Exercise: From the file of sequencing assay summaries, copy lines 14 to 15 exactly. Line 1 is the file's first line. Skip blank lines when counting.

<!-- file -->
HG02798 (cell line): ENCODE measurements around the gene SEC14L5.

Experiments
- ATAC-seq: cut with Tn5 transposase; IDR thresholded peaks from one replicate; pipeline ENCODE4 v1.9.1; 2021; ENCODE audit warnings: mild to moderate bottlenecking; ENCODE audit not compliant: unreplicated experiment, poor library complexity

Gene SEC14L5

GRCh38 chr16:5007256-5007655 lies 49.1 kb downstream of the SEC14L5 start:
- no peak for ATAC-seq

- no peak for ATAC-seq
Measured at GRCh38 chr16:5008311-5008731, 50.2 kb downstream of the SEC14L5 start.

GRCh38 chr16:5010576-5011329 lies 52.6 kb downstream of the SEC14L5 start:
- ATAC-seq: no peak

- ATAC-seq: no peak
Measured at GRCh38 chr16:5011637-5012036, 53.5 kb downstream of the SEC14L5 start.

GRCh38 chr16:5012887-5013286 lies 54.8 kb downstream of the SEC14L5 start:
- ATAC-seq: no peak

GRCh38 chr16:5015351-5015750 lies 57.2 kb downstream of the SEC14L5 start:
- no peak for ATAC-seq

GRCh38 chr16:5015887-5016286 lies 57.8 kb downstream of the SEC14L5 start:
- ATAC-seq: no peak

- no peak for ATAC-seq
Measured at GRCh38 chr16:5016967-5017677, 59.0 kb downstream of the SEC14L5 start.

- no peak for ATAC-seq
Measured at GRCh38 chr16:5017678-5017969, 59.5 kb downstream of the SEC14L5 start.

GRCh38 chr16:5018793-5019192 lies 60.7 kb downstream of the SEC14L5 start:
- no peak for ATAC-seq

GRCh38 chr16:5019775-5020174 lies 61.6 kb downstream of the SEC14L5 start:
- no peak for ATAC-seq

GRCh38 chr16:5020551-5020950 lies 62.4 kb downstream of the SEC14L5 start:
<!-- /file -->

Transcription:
- ATAC-seq: no peak

GRCh38 chr16:5015351-5015750 lies 57.2 kb downstream of the SEC14L5 start: